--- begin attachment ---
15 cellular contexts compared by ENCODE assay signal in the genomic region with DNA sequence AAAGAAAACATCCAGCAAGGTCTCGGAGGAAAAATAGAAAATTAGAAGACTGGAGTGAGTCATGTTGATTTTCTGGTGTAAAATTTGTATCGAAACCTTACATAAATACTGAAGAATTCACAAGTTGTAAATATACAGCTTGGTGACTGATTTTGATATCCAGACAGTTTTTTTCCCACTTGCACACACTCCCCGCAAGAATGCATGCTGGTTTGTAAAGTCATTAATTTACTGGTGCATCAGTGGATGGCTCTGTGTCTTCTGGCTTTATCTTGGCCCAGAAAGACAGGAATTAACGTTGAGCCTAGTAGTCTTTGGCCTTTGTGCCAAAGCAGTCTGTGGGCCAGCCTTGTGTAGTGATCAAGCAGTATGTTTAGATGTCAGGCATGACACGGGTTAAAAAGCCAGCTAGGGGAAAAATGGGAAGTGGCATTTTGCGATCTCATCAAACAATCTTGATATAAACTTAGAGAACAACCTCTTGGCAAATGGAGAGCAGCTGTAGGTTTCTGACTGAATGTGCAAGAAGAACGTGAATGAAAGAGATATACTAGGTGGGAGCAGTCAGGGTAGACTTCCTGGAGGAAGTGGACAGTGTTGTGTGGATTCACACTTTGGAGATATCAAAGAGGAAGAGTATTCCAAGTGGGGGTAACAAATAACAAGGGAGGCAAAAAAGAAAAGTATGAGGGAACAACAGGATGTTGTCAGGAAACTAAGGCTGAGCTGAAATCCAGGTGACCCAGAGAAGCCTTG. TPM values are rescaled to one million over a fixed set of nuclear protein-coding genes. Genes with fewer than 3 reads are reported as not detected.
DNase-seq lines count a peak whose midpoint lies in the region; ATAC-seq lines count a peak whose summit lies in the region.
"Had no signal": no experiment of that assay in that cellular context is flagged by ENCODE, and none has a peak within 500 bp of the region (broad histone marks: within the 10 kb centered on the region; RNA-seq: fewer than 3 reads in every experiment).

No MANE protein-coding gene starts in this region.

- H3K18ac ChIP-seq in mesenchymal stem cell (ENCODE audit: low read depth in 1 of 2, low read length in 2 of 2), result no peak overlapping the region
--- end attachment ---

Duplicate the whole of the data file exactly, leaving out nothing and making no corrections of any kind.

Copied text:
15 cellular contexts compared by ENCODE assay signal in the genomic region with DNA sequence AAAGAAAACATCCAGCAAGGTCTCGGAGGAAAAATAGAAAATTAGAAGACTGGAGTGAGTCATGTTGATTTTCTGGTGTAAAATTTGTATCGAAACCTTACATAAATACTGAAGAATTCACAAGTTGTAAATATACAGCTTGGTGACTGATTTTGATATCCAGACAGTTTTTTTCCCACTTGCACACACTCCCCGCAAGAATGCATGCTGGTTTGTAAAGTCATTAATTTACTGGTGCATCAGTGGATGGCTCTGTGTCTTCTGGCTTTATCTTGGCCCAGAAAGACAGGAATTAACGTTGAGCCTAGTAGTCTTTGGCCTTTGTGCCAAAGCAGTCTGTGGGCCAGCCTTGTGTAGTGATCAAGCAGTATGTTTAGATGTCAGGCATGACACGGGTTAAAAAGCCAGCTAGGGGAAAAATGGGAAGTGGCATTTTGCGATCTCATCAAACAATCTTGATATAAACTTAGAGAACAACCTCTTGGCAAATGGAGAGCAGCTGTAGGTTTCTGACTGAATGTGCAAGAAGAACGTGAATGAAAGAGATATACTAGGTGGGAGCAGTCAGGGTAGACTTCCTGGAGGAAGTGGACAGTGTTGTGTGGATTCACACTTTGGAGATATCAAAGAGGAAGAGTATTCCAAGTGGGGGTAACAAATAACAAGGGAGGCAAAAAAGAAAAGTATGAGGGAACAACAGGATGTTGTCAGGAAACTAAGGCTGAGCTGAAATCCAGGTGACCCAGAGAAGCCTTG. TPM values are rescaled to one million over a fixed set of nuclear protein-coding genes. Genes with fewer than 3 reads are reported as not detected.
DNase-seq lines count a peak whose midpoint lies in the region; ATAC-seq lines count a peak whose summit lies in the region.
"Had no signal": no experiment of that assay in that cellular context is flagged by ENCODE, and none has a peak within 500 bp of the region (broad histone marks: within the 10 kb centered on the region; RNA-seq: fewer than 3 reads in every experiment).

No MANE protein-coding gene starts in this region.

- H3K18ac ChIP-seq in mesenchymal stem cell (ENCODE audit: low read depth in 1 of 2, low read length in 2 of 2), result no peak overlapping the region